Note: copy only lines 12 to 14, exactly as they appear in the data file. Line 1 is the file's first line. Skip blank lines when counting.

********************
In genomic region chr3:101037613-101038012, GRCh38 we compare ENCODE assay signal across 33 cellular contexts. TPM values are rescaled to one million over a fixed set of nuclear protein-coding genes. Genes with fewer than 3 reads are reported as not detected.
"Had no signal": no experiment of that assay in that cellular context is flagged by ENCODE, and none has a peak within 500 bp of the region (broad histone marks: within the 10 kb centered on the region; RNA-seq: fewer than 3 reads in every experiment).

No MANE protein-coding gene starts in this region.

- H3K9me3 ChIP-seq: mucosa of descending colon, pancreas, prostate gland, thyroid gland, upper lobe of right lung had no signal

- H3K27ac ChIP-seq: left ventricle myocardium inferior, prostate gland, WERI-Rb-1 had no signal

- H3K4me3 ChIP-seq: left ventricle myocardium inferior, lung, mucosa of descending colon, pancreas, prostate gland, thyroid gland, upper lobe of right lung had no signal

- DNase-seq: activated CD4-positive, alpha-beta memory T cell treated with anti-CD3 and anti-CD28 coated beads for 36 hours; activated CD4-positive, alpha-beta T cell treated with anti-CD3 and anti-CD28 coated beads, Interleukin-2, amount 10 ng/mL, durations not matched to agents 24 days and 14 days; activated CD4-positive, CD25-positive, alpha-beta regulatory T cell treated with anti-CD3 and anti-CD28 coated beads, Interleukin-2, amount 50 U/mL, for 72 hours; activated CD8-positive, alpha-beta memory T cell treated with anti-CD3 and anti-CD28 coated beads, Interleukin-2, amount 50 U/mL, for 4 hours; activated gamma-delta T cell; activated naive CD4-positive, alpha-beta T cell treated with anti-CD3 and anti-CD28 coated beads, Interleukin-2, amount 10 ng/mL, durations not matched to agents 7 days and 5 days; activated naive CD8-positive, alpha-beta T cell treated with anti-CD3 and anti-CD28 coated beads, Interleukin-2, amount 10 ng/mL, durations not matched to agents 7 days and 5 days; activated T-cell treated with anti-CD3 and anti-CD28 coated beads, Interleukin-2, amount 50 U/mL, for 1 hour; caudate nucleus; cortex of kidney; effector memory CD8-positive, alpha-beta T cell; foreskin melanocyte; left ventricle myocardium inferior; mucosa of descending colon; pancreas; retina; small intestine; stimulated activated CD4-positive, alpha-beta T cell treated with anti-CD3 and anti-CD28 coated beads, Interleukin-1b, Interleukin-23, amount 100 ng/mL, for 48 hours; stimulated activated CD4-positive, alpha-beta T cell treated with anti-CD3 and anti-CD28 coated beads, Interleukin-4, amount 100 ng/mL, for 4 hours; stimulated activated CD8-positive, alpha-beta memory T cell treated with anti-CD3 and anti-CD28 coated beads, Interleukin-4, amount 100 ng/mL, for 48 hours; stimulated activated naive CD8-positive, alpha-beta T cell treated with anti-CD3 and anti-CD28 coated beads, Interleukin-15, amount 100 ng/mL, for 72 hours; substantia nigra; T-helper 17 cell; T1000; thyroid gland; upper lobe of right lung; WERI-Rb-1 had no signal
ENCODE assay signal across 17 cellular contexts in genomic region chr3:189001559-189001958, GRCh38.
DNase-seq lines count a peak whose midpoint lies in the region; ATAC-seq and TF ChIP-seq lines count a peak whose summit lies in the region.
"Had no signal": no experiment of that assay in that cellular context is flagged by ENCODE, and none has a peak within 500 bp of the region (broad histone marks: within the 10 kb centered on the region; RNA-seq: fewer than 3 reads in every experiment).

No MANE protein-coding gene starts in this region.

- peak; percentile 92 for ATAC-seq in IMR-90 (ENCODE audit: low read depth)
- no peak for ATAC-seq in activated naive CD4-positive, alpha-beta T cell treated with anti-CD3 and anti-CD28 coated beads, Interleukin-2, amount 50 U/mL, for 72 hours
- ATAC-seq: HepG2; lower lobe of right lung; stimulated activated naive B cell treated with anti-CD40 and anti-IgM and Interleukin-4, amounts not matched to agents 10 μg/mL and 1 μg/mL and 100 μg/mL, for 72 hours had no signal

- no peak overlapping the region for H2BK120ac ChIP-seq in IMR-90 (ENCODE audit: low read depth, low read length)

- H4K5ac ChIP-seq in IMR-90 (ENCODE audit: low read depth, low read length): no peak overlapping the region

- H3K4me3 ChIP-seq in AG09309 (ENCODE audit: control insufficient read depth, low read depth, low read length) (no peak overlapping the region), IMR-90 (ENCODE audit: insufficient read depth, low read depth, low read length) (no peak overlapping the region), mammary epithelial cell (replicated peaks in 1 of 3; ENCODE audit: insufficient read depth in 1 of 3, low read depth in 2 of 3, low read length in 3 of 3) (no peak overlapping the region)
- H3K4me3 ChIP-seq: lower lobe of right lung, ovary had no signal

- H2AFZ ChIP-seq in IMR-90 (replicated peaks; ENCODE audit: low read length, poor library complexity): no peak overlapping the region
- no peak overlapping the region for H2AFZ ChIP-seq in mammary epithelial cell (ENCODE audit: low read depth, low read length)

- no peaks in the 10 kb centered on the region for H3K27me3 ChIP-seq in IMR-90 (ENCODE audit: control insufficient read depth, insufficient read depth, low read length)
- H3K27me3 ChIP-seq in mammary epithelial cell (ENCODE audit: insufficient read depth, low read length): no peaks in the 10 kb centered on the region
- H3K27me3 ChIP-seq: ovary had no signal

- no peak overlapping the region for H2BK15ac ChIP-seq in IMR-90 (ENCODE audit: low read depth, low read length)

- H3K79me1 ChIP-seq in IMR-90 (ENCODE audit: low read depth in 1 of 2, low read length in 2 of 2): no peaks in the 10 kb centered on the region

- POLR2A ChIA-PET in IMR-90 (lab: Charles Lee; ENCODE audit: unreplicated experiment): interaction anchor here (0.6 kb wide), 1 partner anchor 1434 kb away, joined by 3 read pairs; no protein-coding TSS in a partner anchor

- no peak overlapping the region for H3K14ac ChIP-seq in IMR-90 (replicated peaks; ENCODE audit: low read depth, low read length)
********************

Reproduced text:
- peak; percentile 92 for ATAC-seq in IMR-90 (ENCODE audit: low read depth)
- no peak for ATAC-seq in activated naive CD4-positive, alpha-beta T cell treated with anti-CD3 and anti-CD28 coated beads, Interleukin-2, amount 50 U/mL, for 72 hours
- ATAC-seq: HepG2; lower lobe of right lung; stimulated activated naive B cell treated with anti-CD40 and anti-IgM and Interleukin-4, amounts not matched to agents 10 μg/mL and 1 μg/mL and 100 μg/mL, for 72 hours had no signal